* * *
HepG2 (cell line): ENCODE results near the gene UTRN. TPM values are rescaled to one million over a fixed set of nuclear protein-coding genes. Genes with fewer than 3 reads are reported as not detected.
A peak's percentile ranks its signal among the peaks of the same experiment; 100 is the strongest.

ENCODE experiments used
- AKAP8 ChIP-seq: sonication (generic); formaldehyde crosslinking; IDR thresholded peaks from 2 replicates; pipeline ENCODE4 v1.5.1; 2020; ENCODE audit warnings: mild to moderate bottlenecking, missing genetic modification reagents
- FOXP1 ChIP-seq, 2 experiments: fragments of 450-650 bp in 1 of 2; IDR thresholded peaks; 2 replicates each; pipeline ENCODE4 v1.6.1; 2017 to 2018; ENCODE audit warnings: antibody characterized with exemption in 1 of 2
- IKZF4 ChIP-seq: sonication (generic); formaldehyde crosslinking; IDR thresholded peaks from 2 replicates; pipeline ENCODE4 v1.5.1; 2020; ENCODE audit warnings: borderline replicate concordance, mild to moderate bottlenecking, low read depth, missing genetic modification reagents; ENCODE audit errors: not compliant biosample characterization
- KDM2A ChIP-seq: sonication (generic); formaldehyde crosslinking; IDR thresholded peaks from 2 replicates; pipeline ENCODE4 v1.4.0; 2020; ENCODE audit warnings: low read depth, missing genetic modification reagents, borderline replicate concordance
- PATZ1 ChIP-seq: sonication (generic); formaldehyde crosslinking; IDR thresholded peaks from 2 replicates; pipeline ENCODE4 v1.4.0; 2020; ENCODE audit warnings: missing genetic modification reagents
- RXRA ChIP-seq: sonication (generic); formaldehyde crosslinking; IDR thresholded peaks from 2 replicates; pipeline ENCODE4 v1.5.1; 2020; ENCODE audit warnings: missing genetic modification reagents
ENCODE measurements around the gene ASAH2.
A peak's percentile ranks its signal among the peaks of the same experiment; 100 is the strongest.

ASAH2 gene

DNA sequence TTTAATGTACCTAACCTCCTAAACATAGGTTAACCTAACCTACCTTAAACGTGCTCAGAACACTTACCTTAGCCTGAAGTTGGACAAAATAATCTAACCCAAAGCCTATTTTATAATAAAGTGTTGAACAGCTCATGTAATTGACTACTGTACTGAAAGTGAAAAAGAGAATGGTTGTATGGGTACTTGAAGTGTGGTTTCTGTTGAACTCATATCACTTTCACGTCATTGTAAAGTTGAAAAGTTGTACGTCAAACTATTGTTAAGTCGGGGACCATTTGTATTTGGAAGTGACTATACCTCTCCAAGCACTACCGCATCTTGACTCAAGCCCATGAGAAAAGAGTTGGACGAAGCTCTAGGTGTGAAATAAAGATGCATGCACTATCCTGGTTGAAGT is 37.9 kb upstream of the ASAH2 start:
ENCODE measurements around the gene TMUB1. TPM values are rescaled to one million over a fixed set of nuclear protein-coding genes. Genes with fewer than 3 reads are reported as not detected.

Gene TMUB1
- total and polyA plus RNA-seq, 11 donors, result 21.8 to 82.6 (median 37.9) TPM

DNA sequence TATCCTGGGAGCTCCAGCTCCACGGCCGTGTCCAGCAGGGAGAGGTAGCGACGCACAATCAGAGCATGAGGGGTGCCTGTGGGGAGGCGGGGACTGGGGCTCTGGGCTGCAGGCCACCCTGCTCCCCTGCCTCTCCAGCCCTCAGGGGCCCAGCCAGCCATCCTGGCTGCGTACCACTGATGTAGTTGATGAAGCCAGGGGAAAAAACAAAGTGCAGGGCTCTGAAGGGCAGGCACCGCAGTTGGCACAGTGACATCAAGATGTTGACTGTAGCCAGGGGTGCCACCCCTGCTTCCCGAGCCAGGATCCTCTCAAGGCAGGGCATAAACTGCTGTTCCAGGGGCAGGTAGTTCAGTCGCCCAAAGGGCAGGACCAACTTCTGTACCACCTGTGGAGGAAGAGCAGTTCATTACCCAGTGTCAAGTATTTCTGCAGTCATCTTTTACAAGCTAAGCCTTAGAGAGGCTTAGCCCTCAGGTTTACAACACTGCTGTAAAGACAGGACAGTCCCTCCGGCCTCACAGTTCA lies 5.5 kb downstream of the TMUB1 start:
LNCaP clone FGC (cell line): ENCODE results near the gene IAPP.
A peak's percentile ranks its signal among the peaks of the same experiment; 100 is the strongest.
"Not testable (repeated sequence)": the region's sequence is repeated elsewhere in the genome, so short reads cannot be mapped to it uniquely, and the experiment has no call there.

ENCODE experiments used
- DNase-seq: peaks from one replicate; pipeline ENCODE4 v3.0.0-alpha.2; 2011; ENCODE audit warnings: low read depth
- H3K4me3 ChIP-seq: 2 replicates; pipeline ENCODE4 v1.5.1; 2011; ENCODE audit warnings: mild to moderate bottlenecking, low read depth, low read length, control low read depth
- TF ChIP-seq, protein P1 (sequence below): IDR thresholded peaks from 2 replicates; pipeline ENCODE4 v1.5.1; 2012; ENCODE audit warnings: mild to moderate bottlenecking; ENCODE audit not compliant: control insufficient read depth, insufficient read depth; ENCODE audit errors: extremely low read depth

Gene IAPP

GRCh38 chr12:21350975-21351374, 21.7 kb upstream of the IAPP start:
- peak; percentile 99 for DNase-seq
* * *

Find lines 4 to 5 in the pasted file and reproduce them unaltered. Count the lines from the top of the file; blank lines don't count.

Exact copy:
- AKAP8 ChIP-seq: sonication (generic); formaldehyde crosslinking; IDR thresholded peaks from 2 replicates; pipeline ENCODE4 v1.5.1; 2020; ENCODE audit warnings: mild to moderate bottlenecking, missing genetic modification reagents
- FOXP1 ChIP-seq, 2 experiments: fragments of 450-650 bp in 1 of 2; IDR thresholded peaks; 2 replicates each; pipeline ENCODE4 v1.6.1; 2017 to 2018; ENCODE audit warnings: antibody characterized with exemption in 1 of 2